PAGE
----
A good guide will talk to you about where you would like to go. Note that with a couple of day hike exceptions you cannot follow these trails on your own. The trails that you follow tend to connect different local villages, and there are many branches and tracks crossing, none of which are marked. Various stories abound, including a Swedish girl who had walked the trail 12 times with a guide, tried it alone the 13th time and mistakenly took the trail to Indonesia and got lost for four days. And the Belgian guy who at one of the branches took the wrong fork (the bigger path) and was found three days later suffering from dehydration. He had to be airlifted to hospital in Miri. Get a guide!
There's a guide licensing system in Bario - the guides are licensed by the Sarawak Government as wildlife guides. The licensed ones we had dealings with seemed great and to know the surroundings very well. They also have insurance should anything untoward happen.
The price for a guide (as of September 2010) is 80RN per guide per day for day treks, overnight camping will cost 100RN per night. A 10RN per day tip is appropriate if you feel the guide has done a good job. If you'd like them to provide food & cook for you, it's 25RN per person per day. This is highly recommended as as well as bringing provisions they will collect food from the jungle for you to eat in the evenings (mushrooms, sago palm hearts, etc). Note that these are fixed prices set by the guides' association. Attempts to bargain will not be appreciated! Expeditions to Gunung Murud and Butu Lawi require two guides for security reasons.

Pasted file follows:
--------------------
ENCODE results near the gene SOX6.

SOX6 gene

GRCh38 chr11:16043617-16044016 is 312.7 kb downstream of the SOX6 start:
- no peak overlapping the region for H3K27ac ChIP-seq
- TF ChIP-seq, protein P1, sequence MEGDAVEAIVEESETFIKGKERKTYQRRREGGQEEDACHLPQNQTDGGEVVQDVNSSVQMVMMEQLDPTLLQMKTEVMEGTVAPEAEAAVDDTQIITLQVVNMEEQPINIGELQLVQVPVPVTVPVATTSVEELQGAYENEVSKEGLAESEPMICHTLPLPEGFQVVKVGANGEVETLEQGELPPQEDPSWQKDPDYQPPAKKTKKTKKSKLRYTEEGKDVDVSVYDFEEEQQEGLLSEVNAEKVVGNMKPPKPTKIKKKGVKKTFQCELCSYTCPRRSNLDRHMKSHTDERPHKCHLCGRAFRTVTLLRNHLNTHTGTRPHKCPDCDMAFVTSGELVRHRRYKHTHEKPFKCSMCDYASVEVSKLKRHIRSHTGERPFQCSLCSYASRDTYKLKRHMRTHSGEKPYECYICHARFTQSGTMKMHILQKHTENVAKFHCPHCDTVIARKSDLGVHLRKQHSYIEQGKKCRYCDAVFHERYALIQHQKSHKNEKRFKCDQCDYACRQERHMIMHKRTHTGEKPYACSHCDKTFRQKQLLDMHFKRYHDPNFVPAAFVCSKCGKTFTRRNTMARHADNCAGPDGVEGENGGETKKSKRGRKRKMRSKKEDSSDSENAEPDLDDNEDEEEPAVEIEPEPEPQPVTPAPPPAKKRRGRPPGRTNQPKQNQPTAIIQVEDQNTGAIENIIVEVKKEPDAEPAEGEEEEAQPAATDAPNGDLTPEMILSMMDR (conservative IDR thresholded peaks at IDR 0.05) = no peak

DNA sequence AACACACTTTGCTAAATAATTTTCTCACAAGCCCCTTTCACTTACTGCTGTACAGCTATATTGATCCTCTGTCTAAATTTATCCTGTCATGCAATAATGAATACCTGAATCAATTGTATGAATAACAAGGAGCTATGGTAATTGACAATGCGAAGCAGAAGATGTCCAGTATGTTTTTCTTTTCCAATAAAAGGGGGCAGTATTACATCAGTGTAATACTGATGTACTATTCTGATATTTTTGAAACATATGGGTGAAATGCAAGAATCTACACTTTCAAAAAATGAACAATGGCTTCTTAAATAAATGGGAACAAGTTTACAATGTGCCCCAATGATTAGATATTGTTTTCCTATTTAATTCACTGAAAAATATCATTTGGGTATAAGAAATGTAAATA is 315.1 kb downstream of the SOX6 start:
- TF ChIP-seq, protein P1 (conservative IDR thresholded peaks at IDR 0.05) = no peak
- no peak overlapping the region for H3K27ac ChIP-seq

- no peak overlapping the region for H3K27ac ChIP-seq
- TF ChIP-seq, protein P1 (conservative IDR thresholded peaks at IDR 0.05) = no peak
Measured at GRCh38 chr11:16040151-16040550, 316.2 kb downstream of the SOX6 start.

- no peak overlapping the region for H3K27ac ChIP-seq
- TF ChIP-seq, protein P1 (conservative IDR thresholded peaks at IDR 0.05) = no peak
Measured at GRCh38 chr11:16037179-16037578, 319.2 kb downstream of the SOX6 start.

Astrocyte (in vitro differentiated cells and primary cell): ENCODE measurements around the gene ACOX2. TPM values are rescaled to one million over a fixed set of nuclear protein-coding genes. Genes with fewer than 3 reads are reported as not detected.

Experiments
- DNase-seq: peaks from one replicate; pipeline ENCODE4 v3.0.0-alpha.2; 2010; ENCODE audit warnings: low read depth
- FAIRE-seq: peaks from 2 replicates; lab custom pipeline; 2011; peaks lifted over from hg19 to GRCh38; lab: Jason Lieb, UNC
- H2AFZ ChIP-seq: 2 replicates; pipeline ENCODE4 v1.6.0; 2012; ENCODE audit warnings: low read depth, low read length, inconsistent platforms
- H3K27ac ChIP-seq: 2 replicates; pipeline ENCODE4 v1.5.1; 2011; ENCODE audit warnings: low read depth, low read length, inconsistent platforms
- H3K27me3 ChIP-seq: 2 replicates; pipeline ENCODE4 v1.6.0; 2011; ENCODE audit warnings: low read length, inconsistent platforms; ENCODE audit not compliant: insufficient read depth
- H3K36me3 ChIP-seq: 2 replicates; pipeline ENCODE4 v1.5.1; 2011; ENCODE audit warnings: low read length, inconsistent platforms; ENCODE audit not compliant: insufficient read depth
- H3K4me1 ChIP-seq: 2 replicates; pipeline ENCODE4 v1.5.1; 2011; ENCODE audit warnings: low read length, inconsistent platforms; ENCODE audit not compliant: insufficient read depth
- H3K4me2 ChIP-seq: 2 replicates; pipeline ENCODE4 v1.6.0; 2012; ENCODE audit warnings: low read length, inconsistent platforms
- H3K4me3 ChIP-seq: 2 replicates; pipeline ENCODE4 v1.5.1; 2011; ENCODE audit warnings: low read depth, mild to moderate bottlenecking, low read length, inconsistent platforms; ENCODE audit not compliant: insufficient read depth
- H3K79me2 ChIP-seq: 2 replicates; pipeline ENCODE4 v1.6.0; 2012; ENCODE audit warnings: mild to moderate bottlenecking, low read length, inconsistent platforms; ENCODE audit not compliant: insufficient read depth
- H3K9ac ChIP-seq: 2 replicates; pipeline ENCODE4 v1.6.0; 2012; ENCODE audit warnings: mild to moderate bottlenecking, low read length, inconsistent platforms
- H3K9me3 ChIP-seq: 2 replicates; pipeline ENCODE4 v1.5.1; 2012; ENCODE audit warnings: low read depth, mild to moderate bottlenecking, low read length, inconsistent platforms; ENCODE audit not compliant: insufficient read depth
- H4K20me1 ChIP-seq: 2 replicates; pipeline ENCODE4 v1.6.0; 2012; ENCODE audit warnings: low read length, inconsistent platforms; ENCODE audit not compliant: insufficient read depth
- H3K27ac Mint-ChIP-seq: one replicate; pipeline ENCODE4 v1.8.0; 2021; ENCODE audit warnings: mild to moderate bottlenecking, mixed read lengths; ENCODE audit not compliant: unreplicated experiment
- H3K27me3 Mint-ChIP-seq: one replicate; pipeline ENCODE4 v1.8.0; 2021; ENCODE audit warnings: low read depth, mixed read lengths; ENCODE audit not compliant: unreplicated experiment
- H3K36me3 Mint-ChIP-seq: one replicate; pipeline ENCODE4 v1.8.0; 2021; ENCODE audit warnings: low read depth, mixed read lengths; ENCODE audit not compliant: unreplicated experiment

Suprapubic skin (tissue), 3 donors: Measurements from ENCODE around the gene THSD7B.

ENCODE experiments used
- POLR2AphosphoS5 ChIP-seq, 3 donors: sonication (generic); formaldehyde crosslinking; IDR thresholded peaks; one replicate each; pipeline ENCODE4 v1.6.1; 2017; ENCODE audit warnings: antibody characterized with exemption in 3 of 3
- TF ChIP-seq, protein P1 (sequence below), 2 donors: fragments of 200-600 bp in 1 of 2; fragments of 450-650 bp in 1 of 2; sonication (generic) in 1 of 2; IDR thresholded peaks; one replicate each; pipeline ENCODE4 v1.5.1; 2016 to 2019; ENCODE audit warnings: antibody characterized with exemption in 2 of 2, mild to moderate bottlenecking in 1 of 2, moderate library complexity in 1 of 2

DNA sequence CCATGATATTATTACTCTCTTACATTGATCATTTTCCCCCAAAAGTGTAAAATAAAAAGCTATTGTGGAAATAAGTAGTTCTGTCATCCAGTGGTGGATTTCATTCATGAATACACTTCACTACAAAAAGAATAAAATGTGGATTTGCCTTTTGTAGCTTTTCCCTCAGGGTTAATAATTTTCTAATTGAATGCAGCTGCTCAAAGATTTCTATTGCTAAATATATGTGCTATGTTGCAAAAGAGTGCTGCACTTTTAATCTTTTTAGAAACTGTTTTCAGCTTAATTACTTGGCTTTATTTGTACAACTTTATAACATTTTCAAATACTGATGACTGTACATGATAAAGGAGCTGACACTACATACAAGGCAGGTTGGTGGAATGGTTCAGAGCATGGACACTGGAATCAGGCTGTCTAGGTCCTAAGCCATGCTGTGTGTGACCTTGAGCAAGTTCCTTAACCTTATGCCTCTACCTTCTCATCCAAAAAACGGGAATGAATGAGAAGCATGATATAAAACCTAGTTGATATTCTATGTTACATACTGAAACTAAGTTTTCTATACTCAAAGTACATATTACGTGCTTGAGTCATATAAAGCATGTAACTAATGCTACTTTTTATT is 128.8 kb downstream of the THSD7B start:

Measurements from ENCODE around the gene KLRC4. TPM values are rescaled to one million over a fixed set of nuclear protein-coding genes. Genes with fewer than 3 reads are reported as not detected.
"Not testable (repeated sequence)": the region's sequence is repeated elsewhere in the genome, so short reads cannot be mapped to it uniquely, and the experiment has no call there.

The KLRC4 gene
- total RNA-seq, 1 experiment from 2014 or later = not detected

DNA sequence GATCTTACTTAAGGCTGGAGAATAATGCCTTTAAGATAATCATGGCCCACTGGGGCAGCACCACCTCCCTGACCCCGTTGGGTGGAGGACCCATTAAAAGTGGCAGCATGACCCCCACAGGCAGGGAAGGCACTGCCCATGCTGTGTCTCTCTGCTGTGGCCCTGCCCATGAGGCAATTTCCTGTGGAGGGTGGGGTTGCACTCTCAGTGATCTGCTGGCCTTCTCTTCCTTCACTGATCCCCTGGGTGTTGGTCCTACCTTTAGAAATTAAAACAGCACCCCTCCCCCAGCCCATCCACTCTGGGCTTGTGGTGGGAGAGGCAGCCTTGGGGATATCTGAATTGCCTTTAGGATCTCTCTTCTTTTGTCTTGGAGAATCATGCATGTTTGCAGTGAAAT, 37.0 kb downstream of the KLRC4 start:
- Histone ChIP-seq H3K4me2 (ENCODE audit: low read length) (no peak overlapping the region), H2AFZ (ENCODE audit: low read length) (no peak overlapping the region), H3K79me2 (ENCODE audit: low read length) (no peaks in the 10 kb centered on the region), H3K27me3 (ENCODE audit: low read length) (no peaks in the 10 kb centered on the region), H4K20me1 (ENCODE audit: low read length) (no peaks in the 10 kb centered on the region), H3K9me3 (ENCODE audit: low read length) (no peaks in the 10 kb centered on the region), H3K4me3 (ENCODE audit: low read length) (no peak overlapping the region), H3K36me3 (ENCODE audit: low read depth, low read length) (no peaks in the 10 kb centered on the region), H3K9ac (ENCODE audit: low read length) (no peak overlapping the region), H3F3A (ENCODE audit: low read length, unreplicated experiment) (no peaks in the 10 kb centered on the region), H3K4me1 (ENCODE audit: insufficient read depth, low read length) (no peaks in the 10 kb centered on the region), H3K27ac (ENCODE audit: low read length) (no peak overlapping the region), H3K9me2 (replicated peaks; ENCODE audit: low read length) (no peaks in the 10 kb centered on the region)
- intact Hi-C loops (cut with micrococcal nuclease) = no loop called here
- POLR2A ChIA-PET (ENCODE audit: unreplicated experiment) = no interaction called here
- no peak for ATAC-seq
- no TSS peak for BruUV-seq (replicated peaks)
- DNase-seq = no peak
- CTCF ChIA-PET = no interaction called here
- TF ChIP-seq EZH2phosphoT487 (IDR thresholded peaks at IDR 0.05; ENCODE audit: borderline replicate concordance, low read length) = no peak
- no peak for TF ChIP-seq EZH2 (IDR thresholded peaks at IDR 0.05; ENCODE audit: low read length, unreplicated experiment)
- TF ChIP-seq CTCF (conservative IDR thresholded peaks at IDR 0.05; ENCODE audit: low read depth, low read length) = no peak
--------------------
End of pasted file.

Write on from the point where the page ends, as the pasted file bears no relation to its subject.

A recommended guide is Irwan. He is very knowledgable about the jungle, has a good knowledge of English and is a very entertaining person. Contact him at [email protected] for bookings.
There are then two types of guide you should avoid:
A popular multi day trek is:
There are not many restaurants in the Kelabit Highlands since food is usually included in the price for accommodation. The food is very different from what you get in other parts of Malaysia. It's usually made of ingredients from the jungle plus a few locally farmed ingredients.
Bario rice is different from other rice types for its shorter seeds. Outside of Bario it is quite expensive. Also famous are the pineapples you get here. You can find them in Curries or in desserts.
Ingredients from the jungle include wild boar, deer or for vegetarians wild ginger flower, edible fern and many more.
You can arrange camping out in the jungle as part of a multi day trek with your guide.
Contact Gems Lodge at [email protected] to ask about local overnight camping.
As part of a multi day trek you can stay either in rough huts where you'll need to bring your own food, or in longhouses where they will provide lodging, dinner & breakfast for between 40RN and 60RN per night (as of March 2012). It is well worthwhile taking your own sleeping bag, light hammock, leech socks, torch and candles if you do intend to do a multi-day trek as it is not always possible to stay in a longhouse every night of the trek.
Check with the Sarawak health department for incidences of malaria outbreak Although there has never been any history of any person contracting Malaria in the Highlands itself.